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Useless Garden Gadgets

Good for laughs but not much else

Here’s my short list of useless gadgetry to avoid as you shop for the gardeners on your holiday list. I found them in the gardening catalogues now arriving in the mail.
    Bulb planters are a gadget I find useless. Instructions with such tools recommend that tulip, narcissus and hyacinth bulbs be planted six inches deep. Most topsoil layers are often less that six inches thick, which means that by following such instructions you are planting bulbs on subsoil. Subsoils are low in nutrients, tend to be acid and often compacted. It is no wonder most bulb crops planted with bulb planters survive only a season.
    There is no substitute for digging a 12-inch-deep planting bed for bulbs, amending the subsoil with compost, adjusting the pH to near 6.5 and planting bulbs with their tops six inches below the soil surface.
    Fertilizer tree spikes may sound like a good idea, but their effectiveness is questionable. We tested these spikes without measuring any benefit to the trees. However, we did observe tufts of lush green grass growing around each spike.
    When you drive a fertilizer tree spike into the ground, you compress the soil around the spike, thus limiting root growth because roots will not penetrate soils with compaction of 85 percent.
    There is no substitute for augering holes four to six inches in diameter and 10 inches deep at two- to three-foot intervals and filling the holes with compost. Start from five to 10 feet from the tree trunk and extend beyond the drip line.
    Compost starters are another waste of money. Any good garden soil contains all the microorganisms essential for inoculating a compost bin. Compost from an active compost pile also makes a good compost starter. I have found that most compost starters are dry. If used as directed, they will require a month or more for the microorganisms to become active. They function best when moistened and stored at room temperature for three to four weeks before mixing them in the new compost pile.
    The Aqua Farm Hydroponic Fish Food Tank tickled my funny bone, but that’s about all it is good for. Growing plants on top of an aquarium won’t work. It is impossible for fish to generate all of the nutrients plants need. Fish feces is very low in nitrogen because fish use most of the nitrogen from their food. A Deale fish farm tried this concept with no luck. The only way fish can contribute to the growth of plants is after they die and are composted. Native Americans grew gardens by burying dead fish in the soil before planting their crops.
    As a scientist who has worked with soils and plants for more than 60 years, I find it hard to believe that a $50 piece of electronic equipment can provide sufficient information needed to grow plants. In this case I am referring to the 4-way Soil pH, Moisture, Fertilizer and Light Meter. This instrument has three prongs you insert in the soil to obtain all this information. Its single probe three-way analyzer will supposedly provide you with soil pH, fertility and temperature. Also amusing are the manufacturer’s instructions.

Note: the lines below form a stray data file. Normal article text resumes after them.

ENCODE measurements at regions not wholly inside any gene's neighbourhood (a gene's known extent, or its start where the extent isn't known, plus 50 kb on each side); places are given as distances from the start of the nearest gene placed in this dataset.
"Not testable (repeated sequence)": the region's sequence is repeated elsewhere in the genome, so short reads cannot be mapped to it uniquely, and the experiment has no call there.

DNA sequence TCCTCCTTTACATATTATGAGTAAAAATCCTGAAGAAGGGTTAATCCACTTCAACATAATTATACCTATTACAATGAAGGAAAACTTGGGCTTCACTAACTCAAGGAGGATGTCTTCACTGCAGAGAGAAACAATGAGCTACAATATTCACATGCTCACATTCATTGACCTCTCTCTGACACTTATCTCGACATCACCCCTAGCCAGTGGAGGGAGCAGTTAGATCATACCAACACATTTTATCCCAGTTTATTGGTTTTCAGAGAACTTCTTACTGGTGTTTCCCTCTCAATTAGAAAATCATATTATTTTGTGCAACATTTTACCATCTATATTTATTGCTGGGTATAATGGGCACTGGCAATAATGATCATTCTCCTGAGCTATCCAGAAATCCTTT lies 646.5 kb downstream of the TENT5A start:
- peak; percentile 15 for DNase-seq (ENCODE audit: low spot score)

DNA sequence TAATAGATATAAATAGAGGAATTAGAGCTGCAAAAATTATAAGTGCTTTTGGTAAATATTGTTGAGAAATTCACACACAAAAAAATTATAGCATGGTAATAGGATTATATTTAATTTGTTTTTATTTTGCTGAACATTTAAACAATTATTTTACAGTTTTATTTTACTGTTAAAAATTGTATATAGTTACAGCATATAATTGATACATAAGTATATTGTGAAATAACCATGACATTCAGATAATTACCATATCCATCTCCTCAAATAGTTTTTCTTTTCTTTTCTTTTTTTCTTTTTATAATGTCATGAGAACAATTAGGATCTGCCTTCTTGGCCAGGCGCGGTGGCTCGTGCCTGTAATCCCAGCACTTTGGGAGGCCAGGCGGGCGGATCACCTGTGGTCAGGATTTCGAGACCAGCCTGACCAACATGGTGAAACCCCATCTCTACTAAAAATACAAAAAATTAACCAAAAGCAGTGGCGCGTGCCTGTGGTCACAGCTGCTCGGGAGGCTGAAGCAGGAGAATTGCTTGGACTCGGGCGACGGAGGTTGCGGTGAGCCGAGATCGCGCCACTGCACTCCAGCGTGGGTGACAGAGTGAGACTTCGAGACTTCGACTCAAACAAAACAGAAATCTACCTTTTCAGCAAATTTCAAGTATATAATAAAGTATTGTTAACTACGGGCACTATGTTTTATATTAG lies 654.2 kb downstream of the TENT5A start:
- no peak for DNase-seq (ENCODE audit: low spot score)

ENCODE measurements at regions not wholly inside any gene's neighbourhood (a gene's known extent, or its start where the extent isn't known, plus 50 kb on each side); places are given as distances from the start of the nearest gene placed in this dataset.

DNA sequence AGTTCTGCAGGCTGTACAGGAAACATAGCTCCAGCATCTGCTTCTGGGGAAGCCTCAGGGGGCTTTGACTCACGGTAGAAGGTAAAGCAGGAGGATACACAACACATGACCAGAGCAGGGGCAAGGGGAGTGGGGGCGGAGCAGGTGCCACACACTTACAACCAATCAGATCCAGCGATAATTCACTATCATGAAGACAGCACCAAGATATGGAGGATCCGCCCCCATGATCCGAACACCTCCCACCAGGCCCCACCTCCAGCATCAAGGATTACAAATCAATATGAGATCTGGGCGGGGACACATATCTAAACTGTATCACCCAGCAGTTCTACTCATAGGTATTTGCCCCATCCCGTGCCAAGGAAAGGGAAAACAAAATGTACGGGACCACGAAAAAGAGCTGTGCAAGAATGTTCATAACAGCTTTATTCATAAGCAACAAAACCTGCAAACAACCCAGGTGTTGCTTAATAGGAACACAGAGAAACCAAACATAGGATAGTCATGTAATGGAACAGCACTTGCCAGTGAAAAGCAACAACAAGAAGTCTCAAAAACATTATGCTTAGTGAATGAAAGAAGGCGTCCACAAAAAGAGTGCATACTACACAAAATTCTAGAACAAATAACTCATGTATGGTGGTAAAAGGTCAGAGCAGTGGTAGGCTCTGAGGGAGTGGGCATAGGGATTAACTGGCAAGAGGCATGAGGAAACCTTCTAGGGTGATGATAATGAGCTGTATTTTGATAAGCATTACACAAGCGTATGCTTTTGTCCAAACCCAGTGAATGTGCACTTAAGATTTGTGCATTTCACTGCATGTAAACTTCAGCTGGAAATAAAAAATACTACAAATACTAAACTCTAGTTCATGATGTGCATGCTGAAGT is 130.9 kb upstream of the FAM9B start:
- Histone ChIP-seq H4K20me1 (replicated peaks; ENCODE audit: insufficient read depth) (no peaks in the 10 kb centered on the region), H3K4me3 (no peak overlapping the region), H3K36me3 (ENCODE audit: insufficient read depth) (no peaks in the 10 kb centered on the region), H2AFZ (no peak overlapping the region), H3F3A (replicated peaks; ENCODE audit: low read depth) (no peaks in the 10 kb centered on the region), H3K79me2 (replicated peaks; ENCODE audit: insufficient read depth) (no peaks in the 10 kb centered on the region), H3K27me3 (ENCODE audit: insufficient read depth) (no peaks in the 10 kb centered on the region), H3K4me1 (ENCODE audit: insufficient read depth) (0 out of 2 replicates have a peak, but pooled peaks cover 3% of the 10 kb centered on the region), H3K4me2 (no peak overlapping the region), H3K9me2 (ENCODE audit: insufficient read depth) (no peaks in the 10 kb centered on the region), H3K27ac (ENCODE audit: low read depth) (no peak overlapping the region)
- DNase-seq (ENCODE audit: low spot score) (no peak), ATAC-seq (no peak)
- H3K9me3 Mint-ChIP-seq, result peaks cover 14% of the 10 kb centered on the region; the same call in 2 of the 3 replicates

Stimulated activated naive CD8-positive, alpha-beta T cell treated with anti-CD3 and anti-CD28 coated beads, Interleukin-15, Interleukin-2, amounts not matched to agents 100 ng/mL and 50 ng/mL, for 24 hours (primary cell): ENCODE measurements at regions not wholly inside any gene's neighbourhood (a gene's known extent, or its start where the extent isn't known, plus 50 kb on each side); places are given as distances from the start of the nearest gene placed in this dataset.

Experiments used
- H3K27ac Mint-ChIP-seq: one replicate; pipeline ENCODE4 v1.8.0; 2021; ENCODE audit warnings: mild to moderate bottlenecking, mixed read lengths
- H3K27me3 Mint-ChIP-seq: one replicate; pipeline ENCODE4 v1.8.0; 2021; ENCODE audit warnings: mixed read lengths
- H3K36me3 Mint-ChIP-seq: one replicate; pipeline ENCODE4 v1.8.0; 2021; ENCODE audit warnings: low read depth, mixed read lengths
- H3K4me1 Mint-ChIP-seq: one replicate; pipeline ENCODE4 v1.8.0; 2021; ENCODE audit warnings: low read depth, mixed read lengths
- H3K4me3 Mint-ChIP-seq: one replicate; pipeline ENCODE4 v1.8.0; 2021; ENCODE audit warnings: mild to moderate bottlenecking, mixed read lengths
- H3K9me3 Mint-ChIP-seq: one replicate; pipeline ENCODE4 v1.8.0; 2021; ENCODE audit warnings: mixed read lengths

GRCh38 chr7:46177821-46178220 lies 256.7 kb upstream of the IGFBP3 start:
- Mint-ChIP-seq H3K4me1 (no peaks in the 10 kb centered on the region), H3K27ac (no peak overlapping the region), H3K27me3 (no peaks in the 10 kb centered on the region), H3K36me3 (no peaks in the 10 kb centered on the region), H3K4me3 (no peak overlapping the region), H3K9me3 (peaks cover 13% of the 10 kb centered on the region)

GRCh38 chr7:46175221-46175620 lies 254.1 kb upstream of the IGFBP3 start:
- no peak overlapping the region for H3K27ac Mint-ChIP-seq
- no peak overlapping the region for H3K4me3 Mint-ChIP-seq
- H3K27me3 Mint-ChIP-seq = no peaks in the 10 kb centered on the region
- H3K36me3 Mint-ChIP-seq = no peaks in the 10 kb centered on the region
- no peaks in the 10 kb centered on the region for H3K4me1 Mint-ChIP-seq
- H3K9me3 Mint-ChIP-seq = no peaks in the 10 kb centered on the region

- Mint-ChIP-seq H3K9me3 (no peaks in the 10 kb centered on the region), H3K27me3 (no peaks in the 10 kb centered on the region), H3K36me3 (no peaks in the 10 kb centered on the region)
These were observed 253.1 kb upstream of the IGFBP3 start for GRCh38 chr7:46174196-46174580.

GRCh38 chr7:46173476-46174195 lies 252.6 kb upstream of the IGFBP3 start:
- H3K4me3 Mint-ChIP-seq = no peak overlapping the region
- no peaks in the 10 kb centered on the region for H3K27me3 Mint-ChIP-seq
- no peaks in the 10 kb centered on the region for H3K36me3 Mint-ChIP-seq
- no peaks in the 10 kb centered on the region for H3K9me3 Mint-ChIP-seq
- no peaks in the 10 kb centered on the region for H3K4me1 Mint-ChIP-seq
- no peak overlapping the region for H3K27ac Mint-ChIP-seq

Roots spread out well beyond the stems of plants. They travel the path of least resistance, branching and clustering when they find an area rich in organic matter and nutrients.  Studies on the root distribution of tomato plants have demonstrated that a single root may extend 15 feet from the base of the stem, penetrating as deep as 20 inches.
    No gadget can replace taking good soil samples and having your soil analyzed by a reputable soil-testing laboratory such as A&L Eastern Laboratories.
    Skip the VegiBee Garden Pollinator, too. Unless you are growing greenhouse tomatoes, there is no need for either the single- or five-speed variety. Tomatoes growing outdoors are self-pollinated by the wind shaking the plant. In the greenhouse, where there is no wind, the single-speed pollinator model will do the same job as the five-speed model at half the price. It is a waste of money purchasing one of these for growing tomatoes in the garden regardless of the claims made by the manufacturer.
    Nor should you fall for the red Tomato Crater for growing softball-sized tomatoes. Research has demonstrated that mulching tomato plants with red plastic will increase yields because of red light reflecting back to the foliage. Red light has long been recognized for enhancing plant growth. However, I find it hard to believe that a disc 11.5 inches in diameter can reflect much red light once it is shaded by the foliage of the plant. Furthermore, the disc does little to conserve soil moisture as compared to the red plastic mulch.
    Next month, I’ll report on useful garden gifts.